Poinsettias, the classic ruby red Christmas plant, are a species that often rely on the use of plant growth retardant (PRG) to ensure they achieve the optimum number and size of bracts at the height of their selling season.
With protective environmental legislation threatening to reduce the use of such PGR chemical treatments, UK-based NIAB East Malling Research (EMR) have been exploring the power of specialised irrigation regimes to achieve similar results, but with environmentally friendly outcomes.
The ongoing ADHB funded research project (currently in year 2) is taking place at Neame Lea Nursery in Spalding, Lincolnshire, and uses deficit irrigation systems based on Delta-T Devices’s SM150T soil moisture sensors, GP2 Data Logger, and DeltaLINK-Cloud remote access data service, to precisely control growing conditions.
The EMR team, led by head of crop science and production systems Dr Mark Else have found that by stressing the plant through carefully designed patterns of deficit irrigation, they can closely replicate the effect of PRG application. This new approach allows the grower similar control of the poinsettia’s growth and helps to ensure that the plants are the optimal size, shape and healthiness for the brief and critical Christmas market.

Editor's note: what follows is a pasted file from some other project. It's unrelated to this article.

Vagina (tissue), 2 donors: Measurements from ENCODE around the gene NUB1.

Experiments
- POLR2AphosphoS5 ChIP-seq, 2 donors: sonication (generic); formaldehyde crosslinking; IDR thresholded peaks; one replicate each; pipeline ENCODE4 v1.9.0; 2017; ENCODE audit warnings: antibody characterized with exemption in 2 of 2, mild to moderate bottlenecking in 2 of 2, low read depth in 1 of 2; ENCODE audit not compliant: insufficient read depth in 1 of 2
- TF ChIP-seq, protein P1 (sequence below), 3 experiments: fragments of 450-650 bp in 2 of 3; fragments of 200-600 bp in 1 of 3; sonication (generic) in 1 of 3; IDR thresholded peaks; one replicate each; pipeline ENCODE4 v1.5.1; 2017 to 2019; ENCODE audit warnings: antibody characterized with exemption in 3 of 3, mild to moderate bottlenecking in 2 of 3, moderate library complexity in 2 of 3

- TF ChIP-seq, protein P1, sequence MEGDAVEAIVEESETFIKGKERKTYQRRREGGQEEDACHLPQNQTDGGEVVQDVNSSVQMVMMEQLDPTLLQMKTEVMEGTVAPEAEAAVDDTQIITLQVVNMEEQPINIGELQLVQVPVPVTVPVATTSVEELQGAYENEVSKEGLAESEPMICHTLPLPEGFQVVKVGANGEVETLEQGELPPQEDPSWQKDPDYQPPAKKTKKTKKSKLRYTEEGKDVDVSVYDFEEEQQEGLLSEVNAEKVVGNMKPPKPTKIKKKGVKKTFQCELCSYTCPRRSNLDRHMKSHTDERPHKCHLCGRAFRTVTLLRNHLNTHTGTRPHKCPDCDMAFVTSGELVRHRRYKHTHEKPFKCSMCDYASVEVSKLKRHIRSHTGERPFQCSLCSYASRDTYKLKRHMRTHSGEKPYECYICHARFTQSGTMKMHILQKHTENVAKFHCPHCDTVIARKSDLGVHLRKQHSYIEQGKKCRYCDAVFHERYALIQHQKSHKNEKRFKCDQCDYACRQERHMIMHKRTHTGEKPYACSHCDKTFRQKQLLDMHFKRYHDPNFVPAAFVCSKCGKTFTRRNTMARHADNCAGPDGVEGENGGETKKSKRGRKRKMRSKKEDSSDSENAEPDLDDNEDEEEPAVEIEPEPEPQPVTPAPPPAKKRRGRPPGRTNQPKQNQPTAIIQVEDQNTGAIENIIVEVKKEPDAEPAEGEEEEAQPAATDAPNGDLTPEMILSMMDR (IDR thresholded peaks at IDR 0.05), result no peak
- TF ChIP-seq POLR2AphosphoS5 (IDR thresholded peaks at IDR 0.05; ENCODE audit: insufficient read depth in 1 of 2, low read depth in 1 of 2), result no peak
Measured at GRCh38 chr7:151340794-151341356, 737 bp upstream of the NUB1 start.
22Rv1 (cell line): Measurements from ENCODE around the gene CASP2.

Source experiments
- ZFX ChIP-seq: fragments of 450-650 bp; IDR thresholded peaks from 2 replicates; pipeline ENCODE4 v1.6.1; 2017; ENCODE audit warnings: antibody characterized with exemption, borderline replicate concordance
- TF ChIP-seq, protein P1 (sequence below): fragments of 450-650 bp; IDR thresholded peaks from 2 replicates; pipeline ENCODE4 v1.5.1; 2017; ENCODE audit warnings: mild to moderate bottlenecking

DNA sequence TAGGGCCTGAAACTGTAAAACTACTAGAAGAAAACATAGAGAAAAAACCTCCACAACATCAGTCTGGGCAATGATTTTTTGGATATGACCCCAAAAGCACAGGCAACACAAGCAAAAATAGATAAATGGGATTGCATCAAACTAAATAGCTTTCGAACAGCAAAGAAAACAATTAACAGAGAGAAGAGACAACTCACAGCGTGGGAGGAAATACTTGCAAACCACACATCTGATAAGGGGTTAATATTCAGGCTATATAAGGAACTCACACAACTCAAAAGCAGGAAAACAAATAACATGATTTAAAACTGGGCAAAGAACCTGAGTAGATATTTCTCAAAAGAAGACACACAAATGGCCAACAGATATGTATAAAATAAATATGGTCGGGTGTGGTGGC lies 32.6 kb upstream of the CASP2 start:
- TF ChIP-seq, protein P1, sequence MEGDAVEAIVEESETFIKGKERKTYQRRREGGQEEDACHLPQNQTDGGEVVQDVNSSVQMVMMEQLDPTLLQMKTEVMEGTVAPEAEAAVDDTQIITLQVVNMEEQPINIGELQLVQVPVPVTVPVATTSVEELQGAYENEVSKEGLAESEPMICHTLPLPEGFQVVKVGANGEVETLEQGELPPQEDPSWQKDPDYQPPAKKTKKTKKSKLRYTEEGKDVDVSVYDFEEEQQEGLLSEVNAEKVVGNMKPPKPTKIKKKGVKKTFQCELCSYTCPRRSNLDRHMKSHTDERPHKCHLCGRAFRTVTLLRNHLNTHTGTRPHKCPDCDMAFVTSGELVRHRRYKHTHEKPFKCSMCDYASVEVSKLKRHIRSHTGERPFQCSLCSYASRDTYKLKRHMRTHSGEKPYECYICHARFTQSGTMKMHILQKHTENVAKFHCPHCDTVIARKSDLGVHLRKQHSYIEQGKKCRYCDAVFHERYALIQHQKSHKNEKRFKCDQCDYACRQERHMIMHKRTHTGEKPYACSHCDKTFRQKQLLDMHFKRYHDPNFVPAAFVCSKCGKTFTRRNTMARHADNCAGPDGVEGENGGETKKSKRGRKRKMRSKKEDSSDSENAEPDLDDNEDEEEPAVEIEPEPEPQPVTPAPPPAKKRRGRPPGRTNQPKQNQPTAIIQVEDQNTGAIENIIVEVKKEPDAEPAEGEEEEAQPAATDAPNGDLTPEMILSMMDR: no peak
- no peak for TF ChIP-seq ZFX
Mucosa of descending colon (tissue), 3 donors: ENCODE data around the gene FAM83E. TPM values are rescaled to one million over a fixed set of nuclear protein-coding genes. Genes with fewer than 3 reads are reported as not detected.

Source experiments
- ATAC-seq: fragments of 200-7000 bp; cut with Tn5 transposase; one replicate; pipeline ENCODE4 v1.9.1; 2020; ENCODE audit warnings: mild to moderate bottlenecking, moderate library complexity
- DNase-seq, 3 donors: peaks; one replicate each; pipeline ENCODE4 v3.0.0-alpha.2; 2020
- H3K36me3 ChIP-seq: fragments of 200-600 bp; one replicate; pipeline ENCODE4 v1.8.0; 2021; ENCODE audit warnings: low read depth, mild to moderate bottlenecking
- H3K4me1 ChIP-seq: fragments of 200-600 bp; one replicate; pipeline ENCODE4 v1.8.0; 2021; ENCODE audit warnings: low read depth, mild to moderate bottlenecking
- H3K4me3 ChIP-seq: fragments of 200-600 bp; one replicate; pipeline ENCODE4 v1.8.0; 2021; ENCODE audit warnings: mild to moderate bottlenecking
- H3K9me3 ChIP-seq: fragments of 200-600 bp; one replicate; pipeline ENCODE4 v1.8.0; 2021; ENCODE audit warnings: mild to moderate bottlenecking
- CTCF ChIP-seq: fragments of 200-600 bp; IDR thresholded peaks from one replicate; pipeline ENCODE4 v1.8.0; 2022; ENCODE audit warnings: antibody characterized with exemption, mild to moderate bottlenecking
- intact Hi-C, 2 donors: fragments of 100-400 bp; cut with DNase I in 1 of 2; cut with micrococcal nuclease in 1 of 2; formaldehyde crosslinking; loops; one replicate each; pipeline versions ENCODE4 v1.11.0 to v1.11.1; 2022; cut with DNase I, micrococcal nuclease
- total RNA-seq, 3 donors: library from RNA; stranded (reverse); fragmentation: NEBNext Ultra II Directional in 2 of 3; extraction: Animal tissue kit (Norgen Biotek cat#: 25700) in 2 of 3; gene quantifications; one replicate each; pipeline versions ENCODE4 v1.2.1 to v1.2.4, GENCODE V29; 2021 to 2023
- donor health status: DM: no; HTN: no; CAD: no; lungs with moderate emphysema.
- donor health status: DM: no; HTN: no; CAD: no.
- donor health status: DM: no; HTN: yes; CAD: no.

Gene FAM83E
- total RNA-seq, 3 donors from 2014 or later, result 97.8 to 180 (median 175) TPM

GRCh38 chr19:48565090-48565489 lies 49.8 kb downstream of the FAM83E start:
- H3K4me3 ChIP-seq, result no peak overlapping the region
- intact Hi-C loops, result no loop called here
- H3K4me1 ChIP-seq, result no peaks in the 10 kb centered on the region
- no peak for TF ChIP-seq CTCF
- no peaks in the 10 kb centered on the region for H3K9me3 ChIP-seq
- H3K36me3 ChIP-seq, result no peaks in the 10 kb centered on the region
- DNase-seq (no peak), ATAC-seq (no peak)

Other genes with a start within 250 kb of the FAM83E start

Throughout their growth cycle the poinsettia plants are moved to various sections of the nursery (on flood/drain pallets) depending on their stage and state of growth – allowing the growers to further organise, control and fine tune the process of achieving the best possible plant at precisely the right time.
The Delta-T Devices equipment used in the research enables high precision measurement of soil moisture to inform the automated irrigation decisions. In addition, their DeltaLINK-Cloud online data service allows researchers and growers to view all relevant project data remotely (at any time) on smart phone, laptop or tablet, via colourful and accessible dashboard graphics.
More than two hundred and fifty thousand poinsettia plants at Neame Lea Nursery have been involved in the project to date, and the results have been highly encouraging.
Dr Martin Goodchild of Delta-T Devices said, “We are delighted to work with NIAB EMR on this groundbreaking trial for poinsettias – and are proud that our products are enabling the evaluation of novel and more environmentally friendly growing methods. This trial, which employs “Internet of Things” technology, delivers precise, real-time soil moisture data to mobile devices. This feature is likely to become an invaluable irrigation management tool for growers in the future, potentially decreasing industry reliance on chemical growth retardants.”